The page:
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The Blackfoot Confederacy consists of four different tribes, the Pikuni/Peigan, North Peigan Pikuni, Blood/Kainai, and Blackfoot/Siksika. Members of the Blackfoot Confederation presently live in Montana, the United States and Alberta, Canada. When the Canadian government/British Crown sought to enter into a treaty with the Niitsitapi (the Real People), they made initial contact with the Siksika who lived on the north and northeastern frontiers of Niitsitapiskaku. They made the wrong assumption that all Niitsitapi were Blackfoot. The Niitsitapi are Ahpikuni (Peigan), Southern Ahpikuni (Montana Blackfeet), Ahkainah (Bloods) and Siksika (Blackfoot).
Their territory once covered an areas from Edmonton and Calgary, Alberta to the Yellowstone River, and from the Rocky Mountains to the present day North Dakota border.
The language of the Niitsitapi is Niitsipussin (the Real Language). Some differences in phraseology occurs among the Niitsitapi but essentially, the language is the same.
Best Known Feature:
Head-Smashed-In is a hill site in southwestern Alberta. The Blackfoot used it for hundreds of years. It is known as a very spiritual place to the tribe. It has been around for approximately 7,000 years.
The word "tribe" connotates a lack of cohesive political, cultural and social structure which definitely does not apply to the Niitsitapi. In fact, the cohesive structure was the very reason that the Niitsitapi achieved cultural, political and military predominance making them "the Lords of the Great Plains." They were a Nation of people united by a common language, culture and religion living in a country with borders recognized by other First Nations. When the Canadian federal government entered into negotiations with Crowfoot, the Siksika political leader, he had to consult the other Niitsitapi leaders as he was being asked by the government to negotiate matters affecting all Niistitapi. As leader of the Siksika and not the entire Niitsitapi, he couldn't do so without the consent of the other leaders.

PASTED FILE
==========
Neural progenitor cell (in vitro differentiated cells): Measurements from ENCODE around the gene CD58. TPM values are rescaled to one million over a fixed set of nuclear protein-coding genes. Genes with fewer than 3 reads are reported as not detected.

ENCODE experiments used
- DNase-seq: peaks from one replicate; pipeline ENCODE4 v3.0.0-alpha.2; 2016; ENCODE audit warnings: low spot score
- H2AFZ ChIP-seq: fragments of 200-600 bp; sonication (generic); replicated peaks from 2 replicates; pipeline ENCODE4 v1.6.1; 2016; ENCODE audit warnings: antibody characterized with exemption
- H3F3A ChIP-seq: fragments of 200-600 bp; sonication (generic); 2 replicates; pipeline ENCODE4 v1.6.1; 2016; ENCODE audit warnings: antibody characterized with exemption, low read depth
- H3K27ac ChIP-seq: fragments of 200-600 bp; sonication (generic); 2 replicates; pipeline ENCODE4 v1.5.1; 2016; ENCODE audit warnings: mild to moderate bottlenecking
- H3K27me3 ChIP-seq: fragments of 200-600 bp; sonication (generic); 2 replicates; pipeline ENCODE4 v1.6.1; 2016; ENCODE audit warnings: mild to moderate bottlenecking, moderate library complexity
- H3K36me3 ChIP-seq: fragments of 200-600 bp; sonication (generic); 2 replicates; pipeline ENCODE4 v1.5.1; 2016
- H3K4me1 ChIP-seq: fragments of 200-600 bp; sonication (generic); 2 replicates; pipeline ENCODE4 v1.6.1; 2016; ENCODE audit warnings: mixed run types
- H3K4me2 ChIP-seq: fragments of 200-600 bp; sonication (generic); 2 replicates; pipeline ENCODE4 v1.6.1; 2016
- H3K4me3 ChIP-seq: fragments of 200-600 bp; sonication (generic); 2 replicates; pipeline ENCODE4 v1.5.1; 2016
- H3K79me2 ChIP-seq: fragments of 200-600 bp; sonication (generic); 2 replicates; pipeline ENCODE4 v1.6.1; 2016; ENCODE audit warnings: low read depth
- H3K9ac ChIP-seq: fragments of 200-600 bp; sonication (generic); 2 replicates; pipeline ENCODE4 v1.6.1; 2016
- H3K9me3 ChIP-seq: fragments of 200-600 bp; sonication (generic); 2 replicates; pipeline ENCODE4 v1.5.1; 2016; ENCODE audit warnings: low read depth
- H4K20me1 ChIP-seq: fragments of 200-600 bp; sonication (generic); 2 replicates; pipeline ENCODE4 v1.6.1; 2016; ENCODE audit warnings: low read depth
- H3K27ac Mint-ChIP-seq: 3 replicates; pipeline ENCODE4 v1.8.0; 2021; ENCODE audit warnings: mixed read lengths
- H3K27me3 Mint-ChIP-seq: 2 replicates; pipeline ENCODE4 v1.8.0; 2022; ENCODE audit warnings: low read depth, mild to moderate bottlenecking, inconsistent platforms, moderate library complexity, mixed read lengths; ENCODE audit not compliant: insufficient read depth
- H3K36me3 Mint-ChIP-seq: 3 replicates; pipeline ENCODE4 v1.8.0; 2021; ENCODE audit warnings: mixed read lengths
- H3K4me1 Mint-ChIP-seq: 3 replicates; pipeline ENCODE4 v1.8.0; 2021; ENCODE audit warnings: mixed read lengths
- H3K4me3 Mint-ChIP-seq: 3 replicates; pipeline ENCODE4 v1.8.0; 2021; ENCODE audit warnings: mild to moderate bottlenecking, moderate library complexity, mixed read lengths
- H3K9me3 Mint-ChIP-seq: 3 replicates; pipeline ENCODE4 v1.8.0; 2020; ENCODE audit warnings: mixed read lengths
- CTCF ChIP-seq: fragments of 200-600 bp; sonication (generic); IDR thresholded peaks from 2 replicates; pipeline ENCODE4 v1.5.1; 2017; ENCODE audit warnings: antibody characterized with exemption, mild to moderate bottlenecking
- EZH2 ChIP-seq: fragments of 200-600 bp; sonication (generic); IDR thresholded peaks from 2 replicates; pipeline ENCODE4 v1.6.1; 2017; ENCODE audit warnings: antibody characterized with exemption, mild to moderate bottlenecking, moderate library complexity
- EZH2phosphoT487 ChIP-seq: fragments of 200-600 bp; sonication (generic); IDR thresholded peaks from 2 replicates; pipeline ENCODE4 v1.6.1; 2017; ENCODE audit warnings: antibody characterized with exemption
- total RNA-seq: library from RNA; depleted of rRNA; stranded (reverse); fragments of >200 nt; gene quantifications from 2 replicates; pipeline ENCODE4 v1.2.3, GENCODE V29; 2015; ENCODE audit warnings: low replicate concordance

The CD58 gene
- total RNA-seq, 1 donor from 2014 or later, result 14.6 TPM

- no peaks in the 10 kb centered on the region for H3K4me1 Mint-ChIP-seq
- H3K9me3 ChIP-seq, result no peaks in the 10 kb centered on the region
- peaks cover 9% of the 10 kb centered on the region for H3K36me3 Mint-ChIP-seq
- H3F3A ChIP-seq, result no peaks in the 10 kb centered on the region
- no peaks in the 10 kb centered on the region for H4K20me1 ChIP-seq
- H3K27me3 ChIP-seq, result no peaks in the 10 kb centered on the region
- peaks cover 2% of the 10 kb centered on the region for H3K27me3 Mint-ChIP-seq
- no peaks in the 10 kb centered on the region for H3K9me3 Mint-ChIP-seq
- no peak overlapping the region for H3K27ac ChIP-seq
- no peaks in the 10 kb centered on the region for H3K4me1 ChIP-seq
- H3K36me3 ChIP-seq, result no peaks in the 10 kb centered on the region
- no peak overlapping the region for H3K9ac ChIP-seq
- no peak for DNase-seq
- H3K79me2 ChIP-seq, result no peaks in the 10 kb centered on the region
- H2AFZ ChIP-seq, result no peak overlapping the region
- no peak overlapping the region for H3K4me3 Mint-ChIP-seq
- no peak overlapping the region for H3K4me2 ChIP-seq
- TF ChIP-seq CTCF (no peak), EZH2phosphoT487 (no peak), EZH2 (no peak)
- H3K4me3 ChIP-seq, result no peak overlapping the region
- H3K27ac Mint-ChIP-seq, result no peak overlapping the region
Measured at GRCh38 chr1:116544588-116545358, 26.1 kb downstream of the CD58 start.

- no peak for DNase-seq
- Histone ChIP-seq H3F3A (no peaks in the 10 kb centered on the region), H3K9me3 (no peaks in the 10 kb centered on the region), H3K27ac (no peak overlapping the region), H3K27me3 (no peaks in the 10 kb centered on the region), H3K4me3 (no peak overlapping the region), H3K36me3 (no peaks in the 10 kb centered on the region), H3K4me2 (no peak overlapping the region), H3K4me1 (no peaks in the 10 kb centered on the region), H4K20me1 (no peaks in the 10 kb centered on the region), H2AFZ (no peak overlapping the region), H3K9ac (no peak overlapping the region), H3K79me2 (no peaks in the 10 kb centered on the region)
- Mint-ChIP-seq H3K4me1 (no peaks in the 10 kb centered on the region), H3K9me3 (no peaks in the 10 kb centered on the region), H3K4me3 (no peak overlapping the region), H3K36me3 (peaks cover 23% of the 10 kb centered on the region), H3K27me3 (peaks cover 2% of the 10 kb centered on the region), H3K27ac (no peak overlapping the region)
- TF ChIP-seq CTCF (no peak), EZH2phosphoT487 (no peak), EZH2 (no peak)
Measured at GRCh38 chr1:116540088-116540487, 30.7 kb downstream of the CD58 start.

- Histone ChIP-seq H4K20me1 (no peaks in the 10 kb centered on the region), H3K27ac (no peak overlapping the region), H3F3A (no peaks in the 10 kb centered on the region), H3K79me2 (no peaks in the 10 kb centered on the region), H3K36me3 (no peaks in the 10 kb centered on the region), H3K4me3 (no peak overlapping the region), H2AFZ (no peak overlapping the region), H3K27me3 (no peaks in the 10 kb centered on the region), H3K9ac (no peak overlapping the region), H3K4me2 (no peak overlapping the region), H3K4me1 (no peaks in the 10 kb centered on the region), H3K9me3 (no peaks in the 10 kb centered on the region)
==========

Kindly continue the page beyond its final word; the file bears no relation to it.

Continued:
The Blackfoot were a nomadic people who followed the buffalo. The Blackfoot migrated to their present territory from the northern Great Lakes Region. The Blackfoot were first introduced to horses in 1730 when the Shoshoni attacked them on horseback. After this, they obtained their own horses through trade with the Flathead, Kutenai and Nez Perce. They also traded buffalo hides, horses, and guns with settlers as far away as the east coast. However, by the winter of 1884, the buffalo were nearly extinct and many Blackfoot starved. They were forced to depend upon the Indian Agency for food.
In 1870, one of the worse slaughters of Indians by American troops occured, known as the Marias Massacre. On the morning of Jan. 23, 200 Peigans were killed, most of them women, children, and elderly. The Peigans were a friendly tribe, not the hostile camp that the troops were supposed to attack. However, the commander had permission to use his judgment and attack the Peigans and punish them for things they may be guilty of in the past or future. After the massacre, the troops left to find their real target, but it was too late as the hostile tribe had moved.
The most important event of the year was the Sundance Festival, or the Medicine Lodge Ceremony, which was celebrated with other Plains Indians tribes. An important religious area for the Blackfoot is the Badger-two Medicine area. This area was lost in 1895 to the U.S. government in a treaty which was poorly translated to the Blackfoot.
Our thanks to Paul Melting Tallow, Managing Editor of aboriginal/times for his contribution to the accuracy of the above description. His e-mail address is: firstname.lastname@example.org
Samek, Hana, The Blackfoot Confederacy, University of New Mexico Press; Albuquerque, 1987.
Hungry Wolf, Adolf, The Blood People, Harper & Row; New York, 1977.